The Young Melbourne
THROUGH no fault or particular merit of his own, the name of William Lamb, 2nd Viscount Melbourne, is known to posterity. His wife was the mistress of Lord Byron; he was Prime Minister at the accession of Queen Victoria—the ‘I will be good’ scene at Kensington Palace; and the Australian settlement of Dootigala adopted his name. He ranks among the least important of British Prime Ministers, but an amusingly ironical account of his relationship with the young Queen will be found in Lytton Strachey’s Queen Victoria.The Young Melbourne, as its title implies, deals only with the earlier part of Lamb’s career.
When an English book is simultaneously praised by Mr. Harold Nicolson, Mr. Bonamy Dobree, and Mr, Keith Feiling, the experienced reader knows pretty well what to expect. Lord David Cecil is a kind of Lytton Strachey minor in the public school of English letters. He is not innocent of gush (‘A delicious relationship established itself among the three of them, rosy with tenderness, sparkling with graceful gaiety’), but he has avoided the common error of imitating the Strachey manner. He has his own style, and his book is like an extended gossip column about the ‘smart people’ of the early nineteenth century.
Naturally, such a book is full of what is known as ‘background.’ We have ‘the ravishing Duchess of Devonshire,’ ’lovely, exuberant, her whole personality flushed with a glowing sweetness.’ ‘The Duke of Devonshire had three children by the Duchess and two by Lady Elizabeth Foster, the Duchess one by Lord Grey.’ We have Lady Bessborough, ‘one of the most enchanting creatures who ever lived,’ in Lord David’s gushing phrase, but whose ‘reputation was so tarnished that it was thought better that Caroline’ (her daughter and later William Lamb’s wife) ‘should spend most of her childhood away from her.’ William Lamb’s mother, Elizabeth, 1st Viscountess Melbourne, had six children. ‘Of these, William was universally supposed to be Lord Egremont’s son, George, the Prince of Wales’, while Emily’s birth was shrouded in mystery.’
Such are Lord David’s heroines, and obviously they are made to the hand of a born gossip writer. Chatter about and fulsome adulation of such ‘ravishing creatures’ must be irresistible to one so naively a worshiper of the fashionable world. William and Caroline Lamb, we note, ‘ were one of the smartest young couples in London,’ the highest praise in the gossip columnist’s repertory. But nothing that Lord David writes can make William Lamb interesting.
The young Melbourne had a lethargic fumbling sort of mind and personality, and though he read widely he remained as intellectually inert as he was incapable of strong passion. His verse is trash, and his aphorisms, though doubtless sincere, parrot the manner and substance of La Rochefoucauld. As a statesman William Lamb had but one idea, to avert in England a duplication of the French Revolution, which would have deprived him of the only importance he had — his money and position. He is the type of the self-interested reactionary, without the slightest impulse of sympathy for anything outside the interests of himself and his small overprivileged clique. In later life he thought that the abolition of slavery in the British Empire was ‘great folly.’ If he had had his way, he ‘would have done nothing at all’: ‘I would have left it all alone.’ And exactly similar was his attitude towards those who wished to abolish the exploitation of child labor in factories.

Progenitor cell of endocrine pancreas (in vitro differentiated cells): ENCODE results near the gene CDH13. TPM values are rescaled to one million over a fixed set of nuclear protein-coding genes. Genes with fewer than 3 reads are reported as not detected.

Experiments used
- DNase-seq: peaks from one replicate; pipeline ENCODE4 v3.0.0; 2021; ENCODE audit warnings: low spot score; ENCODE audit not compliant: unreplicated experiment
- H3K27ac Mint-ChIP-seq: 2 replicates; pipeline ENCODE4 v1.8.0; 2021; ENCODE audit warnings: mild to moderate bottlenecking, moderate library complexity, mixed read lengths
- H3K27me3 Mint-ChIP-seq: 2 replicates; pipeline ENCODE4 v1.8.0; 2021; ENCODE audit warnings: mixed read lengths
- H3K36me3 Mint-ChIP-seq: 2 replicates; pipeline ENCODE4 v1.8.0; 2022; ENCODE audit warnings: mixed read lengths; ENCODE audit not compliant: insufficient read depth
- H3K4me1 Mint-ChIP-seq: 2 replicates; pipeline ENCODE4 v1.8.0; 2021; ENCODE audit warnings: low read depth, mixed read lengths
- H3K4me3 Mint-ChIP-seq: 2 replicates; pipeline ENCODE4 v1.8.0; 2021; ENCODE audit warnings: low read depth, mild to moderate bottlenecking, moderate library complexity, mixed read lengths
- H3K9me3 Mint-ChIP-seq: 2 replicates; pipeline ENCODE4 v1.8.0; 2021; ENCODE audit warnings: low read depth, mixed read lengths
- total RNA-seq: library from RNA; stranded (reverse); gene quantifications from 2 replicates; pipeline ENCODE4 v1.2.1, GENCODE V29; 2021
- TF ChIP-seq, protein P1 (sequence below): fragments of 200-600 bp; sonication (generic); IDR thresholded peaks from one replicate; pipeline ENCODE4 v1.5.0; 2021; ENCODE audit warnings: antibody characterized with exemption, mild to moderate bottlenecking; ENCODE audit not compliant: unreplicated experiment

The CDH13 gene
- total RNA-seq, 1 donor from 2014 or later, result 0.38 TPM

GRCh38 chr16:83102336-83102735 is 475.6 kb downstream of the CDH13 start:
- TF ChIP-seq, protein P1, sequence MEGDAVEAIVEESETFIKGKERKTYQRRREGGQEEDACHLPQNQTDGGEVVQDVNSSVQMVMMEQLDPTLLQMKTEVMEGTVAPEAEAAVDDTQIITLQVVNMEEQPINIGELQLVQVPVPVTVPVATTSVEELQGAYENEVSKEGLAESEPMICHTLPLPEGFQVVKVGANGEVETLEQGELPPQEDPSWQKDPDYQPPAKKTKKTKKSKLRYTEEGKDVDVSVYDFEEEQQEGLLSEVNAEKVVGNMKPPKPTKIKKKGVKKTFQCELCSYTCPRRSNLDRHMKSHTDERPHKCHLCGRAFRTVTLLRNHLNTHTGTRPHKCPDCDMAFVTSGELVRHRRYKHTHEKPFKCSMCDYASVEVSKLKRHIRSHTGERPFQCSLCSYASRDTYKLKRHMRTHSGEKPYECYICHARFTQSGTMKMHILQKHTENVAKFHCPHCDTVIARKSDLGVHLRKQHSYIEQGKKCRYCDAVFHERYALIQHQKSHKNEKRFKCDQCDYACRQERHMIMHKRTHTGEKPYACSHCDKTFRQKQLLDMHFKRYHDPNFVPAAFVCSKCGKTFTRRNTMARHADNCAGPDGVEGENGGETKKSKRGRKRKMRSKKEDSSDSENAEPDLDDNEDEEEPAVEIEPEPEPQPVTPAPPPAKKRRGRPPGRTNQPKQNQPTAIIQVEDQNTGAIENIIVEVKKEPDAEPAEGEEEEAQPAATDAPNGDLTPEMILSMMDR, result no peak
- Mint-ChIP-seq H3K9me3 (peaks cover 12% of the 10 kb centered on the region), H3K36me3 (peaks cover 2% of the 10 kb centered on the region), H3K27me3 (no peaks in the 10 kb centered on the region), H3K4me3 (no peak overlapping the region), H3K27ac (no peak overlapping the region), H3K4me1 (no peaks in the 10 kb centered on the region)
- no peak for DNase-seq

The villains, or perhaps one should say the fools, of this book are Lady Caroline and Lord Byron. A certain sympathy for William Lamb is played for by exaggerating his affection and care for his wife, and by omitting all mention of his own scandalous affairs. The oft-told tale of Caroline and Byron and their passionate, scandalous love affair is the most entertaining part of the book. But it is impossible to agree with Lord David in his reading of it. Lady Caroline was not ‘a lunatic.’ Her morals were precisely those of her mother and mother-in-law before her. but she possessed what they had not — an uncontrollably passionate nature and an irresistible propensity to exhibitionism. She is a perfect example of ' Bovarysme.’ But it is a mistake to set her love for Byron down as ‘a pose. For all its hysterical manifestations, it was real and tragical enough. It was not Byron’s fault that she threw herself at him and practically insisted on being his mistress. And it is hard to see William Lamb as the patient and affectionate though injured husband. It is far more likely that he was so lethargic and cynical as to be indifferent.